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Wild Swimming 2016

At this time in early January, we love to discuss our resolutions, goals and plans for the year ahead. We avoid talking about the failed attempts of this time last year.. But we do feel a certain pride when something we set ourselves a year ago was achieved. I love wild swimming, in lakes, rivers and the sea. I was excited at the beginning of 2016 for the weather to warm and the season for optimum swimming opportunities to begin again. I wanted to explore many new swimming spots, including areas around the new city I was living in, Leeds. Over the year I took a lot of dips across England and further afield, which when I look at on a map I feel quite proud of, as I made special efforts to take part in an activity that makes me happy. Here are all of the ‘wild’ swims I did in 2016.

Hathersage Swimming Pool 

The wild swimming year began at the same time as the year itself for me, as some crazy people at Hathersage lido in the Peak District had organised a ‘new years dip’. Whilst all my friends were suffering from deathly hangovers in bed, I awoke fresh faced and ready for the blitzing cold that awaited us. Even though the pool temperature was 7° and the air temperature was barely above freezing, me and my friend braved the cold and shocked our bodies jumping into the cold water. With no wetsuits it was certainly a plunge experience for me, though I did manage to swim a few lengths. Plunging your body into cold water like that brings some kind of thrill, and even though it took us a hot shower, a good few hours, a lot of car heater and a fast paced walk on the hills to warm up; it was worth it for our brief ridiculous moment.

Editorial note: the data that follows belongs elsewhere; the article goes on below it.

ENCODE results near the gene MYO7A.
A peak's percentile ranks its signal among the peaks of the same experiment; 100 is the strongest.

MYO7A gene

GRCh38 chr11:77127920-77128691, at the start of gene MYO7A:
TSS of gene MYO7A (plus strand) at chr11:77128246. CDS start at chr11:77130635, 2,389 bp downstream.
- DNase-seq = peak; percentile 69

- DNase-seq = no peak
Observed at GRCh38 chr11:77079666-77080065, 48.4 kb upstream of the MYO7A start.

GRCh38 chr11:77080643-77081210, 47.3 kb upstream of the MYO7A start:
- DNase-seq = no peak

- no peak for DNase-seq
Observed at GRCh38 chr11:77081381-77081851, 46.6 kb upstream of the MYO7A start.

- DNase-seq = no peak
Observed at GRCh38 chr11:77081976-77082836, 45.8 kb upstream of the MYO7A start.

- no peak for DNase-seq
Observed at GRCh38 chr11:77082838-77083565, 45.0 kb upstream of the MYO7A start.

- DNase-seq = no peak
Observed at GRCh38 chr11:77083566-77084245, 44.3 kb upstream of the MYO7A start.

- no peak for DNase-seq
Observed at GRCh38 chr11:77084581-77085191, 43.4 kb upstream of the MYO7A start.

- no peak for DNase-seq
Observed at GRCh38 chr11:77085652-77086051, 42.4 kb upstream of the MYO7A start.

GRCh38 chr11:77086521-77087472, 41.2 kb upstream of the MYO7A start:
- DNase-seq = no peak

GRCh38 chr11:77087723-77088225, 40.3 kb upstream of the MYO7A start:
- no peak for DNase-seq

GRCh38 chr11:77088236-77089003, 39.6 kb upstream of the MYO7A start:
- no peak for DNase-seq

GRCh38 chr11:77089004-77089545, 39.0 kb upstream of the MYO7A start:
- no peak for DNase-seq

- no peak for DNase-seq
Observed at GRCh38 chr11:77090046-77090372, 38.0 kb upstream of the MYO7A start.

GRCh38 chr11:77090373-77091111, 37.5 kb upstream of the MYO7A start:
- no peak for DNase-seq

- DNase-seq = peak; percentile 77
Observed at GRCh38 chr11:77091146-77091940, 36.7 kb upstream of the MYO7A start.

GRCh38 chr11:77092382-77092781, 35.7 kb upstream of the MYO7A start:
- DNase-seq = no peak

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January 1st 2016: water temperature 7 degrees.

Porth Beach

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This was my first sea swim of the year. It was early April and though the weather looks beautiful here, the water was freezing, which badly affected certain friends testicles… Porth beach is along the Newquay coastline in Cornwall. Newquay has a north-facing coastline which is a rougher sea than the southern coastline. Excellent for surfing, but not so great for us swimmers. Porth however, I would say is the best beach around Newquay for swimming. Its long headland shelters it from larger waves, and when the tide is in the water is calm, and you can swim to different rocky or sandy areas on either side of the beach. Thats on maybe a warmer day though. When we swam we couldn’t endure much more than a few minutes in the cold Atlantic ocean.

Carolines Lake, RSPB St Aidans